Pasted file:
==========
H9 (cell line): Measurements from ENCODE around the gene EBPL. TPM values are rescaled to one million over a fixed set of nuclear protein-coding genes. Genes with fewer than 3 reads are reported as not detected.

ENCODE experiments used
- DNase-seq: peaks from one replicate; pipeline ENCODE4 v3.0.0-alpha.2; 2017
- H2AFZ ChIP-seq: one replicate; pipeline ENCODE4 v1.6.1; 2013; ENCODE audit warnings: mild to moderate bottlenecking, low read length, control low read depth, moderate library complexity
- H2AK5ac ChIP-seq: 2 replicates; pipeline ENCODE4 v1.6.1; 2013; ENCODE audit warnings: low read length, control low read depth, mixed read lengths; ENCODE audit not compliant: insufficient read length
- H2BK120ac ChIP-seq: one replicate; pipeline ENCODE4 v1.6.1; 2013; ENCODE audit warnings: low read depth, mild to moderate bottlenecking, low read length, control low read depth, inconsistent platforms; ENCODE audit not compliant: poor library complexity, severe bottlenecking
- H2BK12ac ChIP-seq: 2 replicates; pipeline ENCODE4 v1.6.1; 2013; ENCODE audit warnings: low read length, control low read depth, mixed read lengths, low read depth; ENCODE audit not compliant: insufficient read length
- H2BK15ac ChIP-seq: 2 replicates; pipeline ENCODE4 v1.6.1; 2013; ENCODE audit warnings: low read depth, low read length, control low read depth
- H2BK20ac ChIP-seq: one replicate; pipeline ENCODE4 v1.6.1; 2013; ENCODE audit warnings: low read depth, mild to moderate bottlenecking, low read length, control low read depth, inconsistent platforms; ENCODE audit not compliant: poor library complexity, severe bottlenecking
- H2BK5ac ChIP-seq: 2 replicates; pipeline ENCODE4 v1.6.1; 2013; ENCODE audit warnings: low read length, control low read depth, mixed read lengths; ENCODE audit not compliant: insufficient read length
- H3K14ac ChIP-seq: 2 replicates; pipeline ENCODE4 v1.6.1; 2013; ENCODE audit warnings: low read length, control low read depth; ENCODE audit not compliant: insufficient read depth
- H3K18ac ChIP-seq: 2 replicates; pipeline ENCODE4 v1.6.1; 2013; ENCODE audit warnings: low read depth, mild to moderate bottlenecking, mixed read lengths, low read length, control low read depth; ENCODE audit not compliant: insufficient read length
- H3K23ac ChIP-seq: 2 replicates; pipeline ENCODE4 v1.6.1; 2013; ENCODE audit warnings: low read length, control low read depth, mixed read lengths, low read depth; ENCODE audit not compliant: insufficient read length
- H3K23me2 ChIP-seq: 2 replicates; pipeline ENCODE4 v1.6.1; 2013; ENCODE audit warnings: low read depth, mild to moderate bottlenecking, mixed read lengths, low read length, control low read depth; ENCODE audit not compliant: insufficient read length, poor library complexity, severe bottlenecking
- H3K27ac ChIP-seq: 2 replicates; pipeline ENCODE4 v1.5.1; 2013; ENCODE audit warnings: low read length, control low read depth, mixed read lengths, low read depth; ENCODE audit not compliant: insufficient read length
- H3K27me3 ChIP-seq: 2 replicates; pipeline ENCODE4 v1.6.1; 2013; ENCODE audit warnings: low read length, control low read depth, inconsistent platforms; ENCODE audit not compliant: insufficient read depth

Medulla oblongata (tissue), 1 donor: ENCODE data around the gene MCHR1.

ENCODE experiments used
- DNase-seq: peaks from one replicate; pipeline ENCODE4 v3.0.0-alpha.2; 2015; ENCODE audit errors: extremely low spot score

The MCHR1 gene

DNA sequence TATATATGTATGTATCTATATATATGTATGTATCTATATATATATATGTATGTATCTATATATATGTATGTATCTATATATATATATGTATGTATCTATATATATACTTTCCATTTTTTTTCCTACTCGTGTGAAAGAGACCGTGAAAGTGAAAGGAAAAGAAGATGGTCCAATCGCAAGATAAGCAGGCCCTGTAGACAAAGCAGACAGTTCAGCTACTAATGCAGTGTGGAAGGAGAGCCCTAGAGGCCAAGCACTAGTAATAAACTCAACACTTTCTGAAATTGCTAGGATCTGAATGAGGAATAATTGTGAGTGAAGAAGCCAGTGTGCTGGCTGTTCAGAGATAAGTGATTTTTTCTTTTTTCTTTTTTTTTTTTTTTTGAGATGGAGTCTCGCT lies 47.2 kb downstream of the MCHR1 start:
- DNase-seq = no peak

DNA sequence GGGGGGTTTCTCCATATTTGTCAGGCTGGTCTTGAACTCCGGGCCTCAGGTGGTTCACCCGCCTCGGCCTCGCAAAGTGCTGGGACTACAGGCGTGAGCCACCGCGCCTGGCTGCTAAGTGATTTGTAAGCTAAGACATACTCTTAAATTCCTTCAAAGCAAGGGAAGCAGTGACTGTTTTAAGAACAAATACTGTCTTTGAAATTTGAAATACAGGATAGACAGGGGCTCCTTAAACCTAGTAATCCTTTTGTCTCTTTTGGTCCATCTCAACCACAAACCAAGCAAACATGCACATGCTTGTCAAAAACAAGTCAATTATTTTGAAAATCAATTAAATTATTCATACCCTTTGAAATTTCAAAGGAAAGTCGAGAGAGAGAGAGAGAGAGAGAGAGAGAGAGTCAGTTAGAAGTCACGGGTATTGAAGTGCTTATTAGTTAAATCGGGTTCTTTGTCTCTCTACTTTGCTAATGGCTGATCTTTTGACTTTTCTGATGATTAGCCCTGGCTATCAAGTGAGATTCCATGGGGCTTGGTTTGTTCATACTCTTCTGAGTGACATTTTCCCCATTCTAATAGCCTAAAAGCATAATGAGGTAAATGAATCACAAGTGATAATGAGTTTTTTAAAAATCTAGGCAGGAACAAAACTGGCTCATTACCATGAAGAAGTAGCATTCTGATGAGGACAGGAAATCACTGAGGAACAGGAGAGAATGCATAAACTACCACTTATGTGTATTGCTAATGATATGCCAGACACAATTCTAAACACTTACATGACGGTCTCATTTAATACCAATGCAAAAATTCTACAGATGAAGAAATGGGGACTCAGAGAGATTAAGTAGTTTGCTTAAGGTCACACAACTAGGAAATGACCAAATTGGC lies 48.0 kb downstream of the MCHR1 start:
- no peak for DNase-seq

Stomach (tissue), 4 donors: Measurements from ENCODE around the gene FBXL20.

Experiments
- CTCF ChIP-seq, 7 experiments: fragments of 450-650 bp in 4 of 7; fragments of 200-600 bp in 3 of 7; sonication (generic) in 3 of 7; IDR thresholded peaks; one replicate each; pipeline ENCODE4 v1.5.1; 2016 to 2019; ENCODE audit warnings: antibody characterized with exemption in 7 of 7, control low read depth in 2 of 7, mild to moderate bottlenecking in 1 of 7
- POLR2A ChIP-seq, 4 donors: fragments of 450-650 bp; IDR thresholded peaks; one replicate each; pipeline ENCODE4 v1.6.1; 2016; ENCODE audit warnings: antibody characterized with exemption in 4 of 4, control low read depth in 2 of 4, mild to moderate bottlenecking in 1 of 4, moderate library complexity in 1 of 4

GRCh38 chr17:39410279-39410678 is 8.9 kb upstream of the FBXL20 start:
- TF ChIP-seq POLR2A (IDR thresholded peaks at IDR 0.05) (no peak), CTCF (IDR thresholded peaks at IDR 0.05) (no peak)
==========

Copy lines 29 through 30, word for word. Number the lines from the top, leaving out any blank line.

GRCh38 chr17:39410279-39410678 is 8.9 kb upstream of the FBXL20 start:
- TF ChIP-seq POLR2A (IDR thresholded peaks at IDR 0.05) (no peak), CTCF (IDR thresholded peaks at IDR 0.05) (no peak)